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I'm trying to make a C++ application that handles keyboard events (actually, just want to "catch" some phrases the user types) on every application running on the PC. The very base of what I am trying to make is this :

#define _WIN32_WINNT 0x0500

#include <iostream>
#include <windows.h>
using namespace std;

HHOOK hHook;

LRESULT CALLBACK LowLevelKeyboardProc(int nCode, WPARAM wParam, LPARAM lParam)
    return CallNextHookEx(hHook, nCode, wParam, lParam);

int WINAPI WinMain(HINSTANCE hInstance, HINSTANCE hPrevInstance, LPSTR lpCmdLine, int nCmdShow)
  hHook = SetWindowsHookEx(WH_KEYBOARD_LL, LowLevelKeyboardProc, hInstance, 0);
  MSG msg;
  while(GetMessage(&msg, NULL, 0, 0))
  return msg.wParam;

Now, this one is global, but still I got stuck when I found out that it doesn't "hear" my keyboard input when I run a specific application. From what I found the problem must be that the desired application does not belong to the same desktop as my application (since this callback function is global for my application's desktop). I tried to implement some desktop-switching tricks but I'm really not familiar with windows API and all my efforts soon failed. MSDN referal is not enough for a tutorial. Is there any way I can make my application able to catch keyboard input from EVERYWHERE on my computer ?

Thanks in advance for any help/tips !

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These limitations are there to protect you (the user) from malicious applications (keyloggers and such). Not that they succeed so much... –  rodrigo Mar 16 '13 at 20:14
Global hook in second desktop. –  Xearinox Mar 17 '13 at 1:02
Applications cannot access desktops other than their own. You will need a copy of the application on each desktop, or use a driver. It's not clear why you need to hook other desktops. Maybe the person logged into the other desktop doesn't want your macro program. (Maybe that other person is an administrator who doesn't want you keylogging their activity.) –  Raymond Chen Mar 17 '13 at 4:03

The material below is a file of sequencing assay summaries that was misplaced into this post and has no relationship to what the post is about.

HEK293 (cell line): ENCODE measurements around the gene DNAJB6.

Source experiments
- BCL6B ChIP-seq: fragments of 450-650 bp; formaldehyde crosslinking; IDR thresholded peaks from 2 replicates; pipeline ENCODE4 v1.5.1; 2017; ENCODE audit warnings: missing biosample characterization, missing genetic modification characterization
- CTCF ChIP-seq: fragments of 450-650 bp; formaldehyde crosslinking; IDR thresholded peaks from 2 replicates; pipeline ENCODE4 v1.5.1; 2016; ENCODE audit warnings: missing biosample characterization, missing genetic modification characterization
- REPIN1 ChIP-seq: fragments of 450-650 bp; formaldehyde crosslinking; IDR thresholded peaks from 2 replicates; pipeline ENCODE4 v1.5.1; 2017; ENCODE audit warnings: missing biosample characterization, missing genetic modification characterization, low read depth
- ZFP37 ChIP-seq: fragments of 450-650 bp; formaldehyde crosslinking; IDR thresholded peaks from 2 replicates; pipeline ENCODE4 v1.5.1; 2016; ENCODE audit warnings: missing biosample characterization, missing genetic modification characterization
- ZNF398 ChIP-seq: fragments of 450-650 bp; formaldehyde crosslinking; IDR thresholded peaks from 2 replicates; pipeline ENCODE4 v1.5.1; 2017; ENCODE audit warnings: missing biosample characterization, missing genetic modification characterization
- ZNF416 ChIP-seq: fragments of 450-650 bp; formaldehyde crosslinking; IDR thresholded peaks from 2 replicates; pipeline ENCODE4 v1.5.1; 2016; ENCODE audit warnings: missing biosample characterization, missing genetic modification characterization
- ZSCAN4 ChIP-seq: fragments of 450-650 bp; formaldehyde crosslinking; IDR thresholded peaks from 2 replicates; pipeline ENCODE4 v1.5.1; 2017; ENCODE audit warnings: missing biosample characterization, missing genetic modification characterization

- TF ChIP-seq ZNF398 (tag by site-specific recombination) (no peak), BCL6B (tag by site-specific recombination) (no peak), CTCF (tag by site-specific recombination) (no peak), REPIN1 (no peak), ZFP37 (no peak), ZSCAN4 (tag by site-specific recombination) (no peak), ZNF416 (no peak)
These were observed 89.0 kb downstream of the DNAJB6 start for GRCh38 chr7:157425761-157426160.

Actually all applications I'm interested in are executed by one user (me), so the problematic application possibly blocks hooks or does not "cooperate" directly with my desktop (no idea if this is even possible). Thanks for your answers ! –  Hallion Mar 17 '13 at 9:10

1 Answer 1

up vote 2 down vote accepted

A global hook must be implemented in a DLL, so it can hook into multiple processes. And you have to implement separate 32-bit and 64-bit versions if you want to support 64-bit systems. The documentation for SetWindowsHookEx() says as much.

Instead of using a global hook, try using Raw Input instead. Use RegisterRawInputDevices() to register interest in the keyboard, and then handle WM_INPUT messages for the keystrokes.

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Hmmm, handling the devices directly when they interact seems to be the way to go, thanks for your tips, I'll check it out definitely ! –  Hallion Mar 17 '13 at 9:05
Uuum, any idea what I need to do in order to start using the Raw Input model ? I installed Microsoft Platform SDK and included the paths : "Microsoft Platform SDK\Lib" and "Microsoft Platform SDK\Include" on the respective Directories in my VC 2010 project, but I still get "undeclared Identifier" errors when using the Raw Input declarations. –  Hallion Mar 17 '13 at 13:20
Make sure your code is #include'ing windows.h, and your project is defining _WIN32_WINNT to 0x0501 or higher. –  Remy Lebeau Mar 17 '13 at 23:26
Ah right, thanks ! –  Hallion Mar 17 '13 at 23:45
I just finished an implementation with Raw Input, unfortunately it doesn't work on the same application I had the problem with LowLevelKeyboardProc implementation. It was a nice way to handle events anyway, to solve my problem I ended up with using RegisterHotKey with combinations for every keyboard key I need (very brute method, with many disadvantages and possible previous hotkey replacements, not suggested if you don't need it, but at least it worked truely globally without being blocked by any application). Just putting this line here for future reference to third party individuals. –  Hallion Mar 18 '13 at 9:13

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